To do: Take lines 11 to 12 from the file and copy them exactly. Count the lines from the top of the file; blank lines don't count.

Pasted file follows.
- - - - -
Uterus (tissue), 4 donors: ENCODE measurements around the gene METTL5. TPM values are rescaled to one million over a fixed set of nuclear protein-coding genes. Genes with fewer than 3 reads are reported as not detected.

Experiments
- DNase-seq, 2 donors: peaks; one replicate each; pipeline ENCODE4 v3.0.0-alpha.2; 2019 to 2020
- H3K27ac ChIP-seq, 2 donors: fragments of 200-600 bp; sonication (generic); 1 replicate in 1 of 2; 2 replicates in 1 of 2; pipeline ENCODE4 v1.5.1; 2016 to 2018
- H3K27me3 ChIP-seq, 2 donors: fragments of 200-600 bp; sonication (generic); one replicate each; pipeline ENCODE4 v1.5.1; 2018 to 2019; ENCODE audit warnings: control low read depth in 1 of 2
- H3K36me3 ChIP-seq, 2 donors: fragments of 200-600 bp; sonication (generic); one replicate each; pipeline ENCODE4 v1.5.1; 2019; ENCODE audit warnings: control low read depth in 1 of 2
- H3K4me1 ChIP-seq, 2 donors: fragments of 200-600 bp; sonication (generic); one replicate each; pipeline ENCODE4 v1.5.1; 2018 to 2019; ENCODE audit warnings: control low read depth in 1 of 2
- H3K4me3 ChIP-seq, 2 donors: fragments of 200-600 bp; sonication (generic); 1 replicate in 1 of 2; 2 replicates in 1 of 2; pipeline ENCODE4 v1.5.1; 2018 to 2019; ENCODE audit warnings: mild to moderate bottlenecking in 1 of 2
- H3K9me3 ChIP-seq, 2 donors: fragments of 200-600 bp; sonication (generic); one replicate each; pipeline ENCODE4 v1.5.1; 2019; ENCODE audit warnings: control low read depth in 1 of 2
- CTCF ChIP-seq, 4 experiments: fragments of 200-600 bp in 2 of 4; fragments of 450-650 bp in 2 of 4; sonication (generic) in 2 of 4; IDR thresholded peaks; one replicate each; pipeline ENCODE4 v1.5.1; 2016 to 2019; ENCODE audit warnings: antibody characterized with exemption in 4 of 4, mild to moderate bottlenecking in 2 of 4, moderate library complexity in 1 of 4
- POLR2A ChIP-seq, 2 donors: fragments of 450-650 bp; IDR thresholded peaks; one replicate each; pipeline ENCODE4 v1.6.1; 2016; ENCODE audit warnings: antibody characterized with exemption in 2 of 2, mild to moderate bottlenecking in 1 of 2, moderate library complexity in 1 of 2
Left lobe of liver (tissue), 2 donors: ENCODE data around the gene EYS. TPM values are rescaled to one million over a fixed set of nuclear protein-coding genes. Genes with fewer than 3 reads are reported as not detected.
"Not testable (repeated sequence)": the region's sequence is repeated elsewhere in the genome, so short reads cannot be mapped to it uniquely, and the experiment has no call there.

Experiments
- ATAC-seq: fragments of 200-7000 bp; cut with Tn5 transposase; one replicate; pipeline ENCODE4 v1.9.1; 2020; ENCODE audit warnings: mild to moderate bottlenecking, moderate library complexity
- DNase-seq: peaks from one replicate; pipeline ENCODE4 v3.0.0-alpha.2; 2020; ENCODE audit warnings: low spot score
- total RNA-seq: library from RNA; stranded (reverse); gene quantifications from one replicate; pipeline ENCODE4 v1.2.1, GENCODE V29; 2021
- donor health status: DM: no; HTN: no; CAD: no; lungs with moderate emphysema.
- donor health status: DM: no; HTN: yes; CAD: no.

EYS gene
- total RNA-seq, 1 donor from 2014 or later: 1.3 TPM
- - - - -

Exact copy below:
- POLR2A ChIP-seq, 2 donors: fragments of 450-650 bp; IDR thresholded peaks; one replicate each; pipeline ENCODE4 v1.6.1; 2016; ENCODE audit warnings: antibody characterized with exemption in 2 of 2, mild to moderate bottlenecking in 1 of 2, moderate library complexity in 1 of 2
Left lobe of liver (tissue), 2 donors: ENCODE data around the gene EYS. TPM values are rescaled to one million over a fixed set of nuclear protein-coding genes. Genes with fewer than 3 reads are reported as not detected.